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Today's News

  • New Mexico Supreme Court overturns domestic violence ruling

    ALBUQUERQUE (AP) — In the case of a man arrested numerous times on domestic violence charges, the New Mexico Supreme Court has determined that prosecutors should have been allowed to use previous statements made by the victim despite her later decision not to testify.

    At issue was the constitutional right for a defendant to be able to confront an accuser. That right can be forfeited as a result of wrongdoing by the defendant to keep a victim or witness from testifying, but up for debate was whether that wrongdoing has to come in the form of a blatant threat.

    The court in an opinion issued Monday clarified that coercion and intimidation can have the same result as making an overt threat to ensure a victim's silence. The case was ordered back to the district court for further proceedings.

    The ruling stems from domestic violence charges that were first leveled against Joshua Maestas in 2009. At the time, prosecutors sought to keep him in custody and cited a history of domestic violence that included being arrested seven times between 2003 and 2009.

  • Congressional race in New Mexico gets Libertarian candidate

    SANTA FE (AP) — The race for the Albuquerque-based congressional district in New Mexico is likely to include a third-party candidate after business consultant Lloyd Princeton announced Monday that he will seek the seat as a Libertarian.

    U.S. Rep. Michelle Lujan Grisham isn't running for re-election in the 1st Congressional District as she seeks the Democratic nomination for governor against several rivals.

    Libertarian candidates are expected to have ready access to the general election ballot in New Mexico in November because of a strong local showing in 2016 by presidential candidate Gary Johnson.

    Princeton touted his professional experience at devising growth strategies for small businesses and said he wants to improve the state economy and reduce reliance on the federal government. It will be his first campaign for public office.

    "The two-party system has become about jockeying for power between the parties," said the 48-year-old entrepreneur who relocated two years ago to New Mexico from New York City. "Government at the federal level is getting exponentially bigger without simultaneously solving the problems for the people."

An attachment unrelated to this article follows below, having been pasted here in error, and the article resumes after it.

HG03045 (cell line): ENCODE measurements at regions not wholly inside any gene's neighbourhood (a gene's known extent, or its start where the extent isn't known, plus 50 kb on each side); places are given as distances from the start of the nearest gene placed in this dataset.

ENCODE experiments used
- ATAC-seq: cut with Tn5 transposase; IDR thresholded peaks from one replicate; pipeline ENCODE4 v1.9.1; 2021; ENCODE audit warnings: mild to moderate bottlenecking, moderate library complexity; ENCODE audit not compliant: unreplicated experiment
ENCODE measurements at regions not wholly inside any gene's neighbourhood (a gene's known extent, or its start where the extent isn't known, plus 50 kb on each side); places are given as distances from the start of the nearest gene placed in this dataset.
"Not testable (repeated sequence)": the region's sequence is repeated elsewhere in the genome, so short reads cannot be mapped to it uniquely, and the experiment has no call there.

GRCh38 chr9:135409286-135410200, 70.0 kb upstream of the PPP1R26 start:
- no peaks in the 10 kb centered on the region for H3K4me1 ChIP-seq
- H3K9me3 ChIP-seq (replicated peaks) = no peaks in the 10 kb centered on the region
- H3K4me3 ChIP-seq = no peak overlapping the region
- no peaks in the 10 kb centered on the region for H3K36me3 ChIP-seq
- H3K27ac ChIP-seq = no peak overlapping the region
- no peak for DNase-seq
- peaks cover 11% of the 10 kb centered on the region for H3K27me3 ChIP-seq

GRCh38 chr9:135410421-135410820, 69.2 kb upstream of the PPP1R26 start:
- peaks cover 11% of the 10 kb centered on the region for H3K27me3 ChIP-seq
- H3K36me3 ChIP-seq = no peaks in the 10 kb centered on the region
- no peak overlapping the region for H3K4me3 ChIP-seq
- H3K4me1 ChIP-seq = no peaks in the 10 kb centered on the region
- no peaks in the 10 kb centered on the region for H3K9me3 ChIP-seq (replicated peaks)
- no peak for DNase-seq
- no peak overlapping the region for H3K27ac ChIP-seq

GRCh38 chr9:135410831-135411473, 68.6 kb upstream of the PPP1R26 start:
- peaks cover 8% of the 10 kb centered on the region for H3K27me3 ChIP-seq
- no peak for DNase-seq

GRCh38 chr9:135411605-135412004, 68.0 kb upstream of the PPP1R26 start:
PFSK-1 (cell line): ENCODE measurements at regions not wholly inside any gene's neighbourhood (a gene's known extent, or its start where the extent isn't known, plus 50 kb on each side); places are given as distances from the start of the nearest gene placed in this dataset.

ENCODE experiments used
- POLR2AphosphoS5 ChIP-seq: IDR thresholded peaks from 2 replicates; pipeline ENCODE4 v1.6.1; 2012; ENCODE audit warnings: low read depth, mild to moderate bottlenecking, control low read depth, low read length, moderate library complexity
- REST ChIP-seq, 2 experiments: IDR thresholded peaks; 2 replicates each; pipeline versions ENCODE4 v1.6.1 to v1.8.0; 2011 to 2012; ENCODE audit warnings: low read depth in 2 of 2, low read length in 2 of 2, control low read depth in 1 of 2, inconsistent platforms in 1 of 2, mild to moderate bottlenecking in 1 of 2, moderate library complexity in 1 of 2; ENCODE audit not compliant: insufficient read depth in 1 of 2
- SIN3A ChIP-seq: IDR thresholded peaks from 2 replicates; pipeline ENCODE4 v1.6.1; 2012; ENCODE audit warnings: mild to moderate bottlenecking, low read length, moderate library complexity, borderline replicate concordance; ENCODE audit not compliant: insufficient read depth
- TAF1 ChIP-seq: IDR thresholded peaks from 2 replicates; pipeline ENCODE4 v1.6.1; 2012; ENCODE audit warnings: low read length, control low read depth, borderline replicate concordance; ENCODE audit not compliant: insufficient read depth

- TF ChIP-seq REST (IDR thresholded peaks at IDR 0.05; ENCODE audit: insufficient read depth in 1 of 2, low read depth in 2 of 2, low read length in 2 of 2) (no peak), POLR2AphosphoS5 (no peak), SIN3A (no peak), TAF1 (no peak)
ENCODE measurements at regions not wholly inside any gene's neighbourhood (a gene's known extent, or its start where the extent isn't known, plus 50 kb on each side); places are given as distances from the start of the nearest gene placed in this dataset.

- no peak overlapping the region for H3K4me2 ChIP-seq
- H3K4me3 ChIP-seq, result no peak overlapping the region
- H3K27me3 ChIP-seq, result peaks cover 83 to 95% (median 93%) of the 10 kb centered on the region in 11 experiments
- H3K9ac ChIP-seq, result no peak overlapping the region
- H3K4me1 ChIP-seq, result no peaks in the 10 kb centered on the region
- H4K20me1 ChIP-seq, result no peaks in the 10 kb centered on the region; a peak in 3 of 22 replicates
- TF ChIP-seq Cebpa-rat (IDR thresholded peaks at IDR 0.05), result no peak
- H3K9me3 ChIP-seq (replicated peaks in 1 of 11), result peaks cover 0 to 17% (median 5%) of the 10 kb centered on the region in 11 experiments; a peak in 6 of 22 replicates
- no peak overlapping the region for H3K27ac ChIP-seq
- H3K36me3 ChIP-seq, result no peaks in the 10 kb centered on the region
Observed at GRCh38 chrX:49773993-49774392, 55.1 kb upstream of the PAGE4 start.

• Trump appointee announces run for Congress; Salas withdraws

    Staff and Wire Reports

    ALBUQUERQUE — A former Trump administration appointee who resigned after a harsh report into a tribal loan program he oversaw announced Monday that he is running for Congress in New Mexico.

    Gavin Clarkson filed documents with the Federal Election Commission to seek the Republican nomination for the congressional seat in the southern district being vacated by Republican Rep. Steve Pearce, who is running for governor.

    Clarkson said in a campaign statement that he believes running is the "best way to help President Trump stop the swamp" and protect New Mexico.

    In November, ProPublica and The Washington Post reported that Clarkson resigned from the Bureau of Indian Affairs following an inspector general report into the loan program he directed. That report alleged the bureau's division of capital investment did not have adequate controls and managed the loan program with limited oversight.

    Clarkson, a New Mexico State University business professor and an enrolled member of the Choctaw Nation of Oklahoma, has served as the bureau's deputy assistant secretary for policy and economic development.

  • Gov. Martinez unveils tough-on-crime proposals

    ALBUQUERQUE (AP) — Gov. Susana Martinez is making a final push for lawmakers to pass a series of tough-on-crime bills in her last year in office, including measures to expand the state's three-strikes law for violent felons and restore the death penalty.

    Martinez, a Republican, unveiled the legislation Monday ahead of the 30-day session that begins next week in Santa Fe.

    Her proposals include a bill to toughen penalties for people who commit crimes while on probation or parole, as well as the capital punishment and three-strikes measures — which have both been rejected in recent years by lawmakers.

    Democratic lawmakers, who now hold majorities in both the House and Senate, have in the past noted that the governor's public safety agenda is outdated, and reminiscent of a wave of 1990s anti-crime laws that some other states have reversed in recent years. She has cited a crime wave in Albuquerque, the state's largest city, and her decades as a prosecutor prior to becoming governor in arguing for harsher penalties for violent and repeat offenders.

    "Every year since taking office, I've pushed lawmakers to get tough on crime because I've seen the consequences of not being tough on crime," Martinez said.

  • US senator proposes ending protections for Mexican gray wolf

    By SUSAN MONTOYA BRYAN, Associated Press

    A wolf that once roamed parts of the American Southwest and northern Mexico would be removed from the list of federally protected species under legislation proposed by U.S. Sen. Jeff Flake.

    The Arizona Republican introduced the measure last week. He's a critic of the Mexican gray wolf recovery plan that was adopted by the U.S. Fish and Wildlife Service in November, calling it a regulatory nightmare for ranchers and rural communities.

    "I plan to continue my efforts to push for real recovery that takes into account the needs of the local stakeholders most impacted by this policy," Flake said in a statement Monday.

    The legislation calls for the director of the Fish and Wildlife Service to determine if a population of fewer than 100 wolves has been established in the species' historical range along the Arizona-New Mexico border. If so, the predator would be considered recovered and removed from the endangered list.

    Management of the wolves would be turned over to state wildlife agencies in Arizona and New Mexico once the Fish and Wildlife Service makes a determination.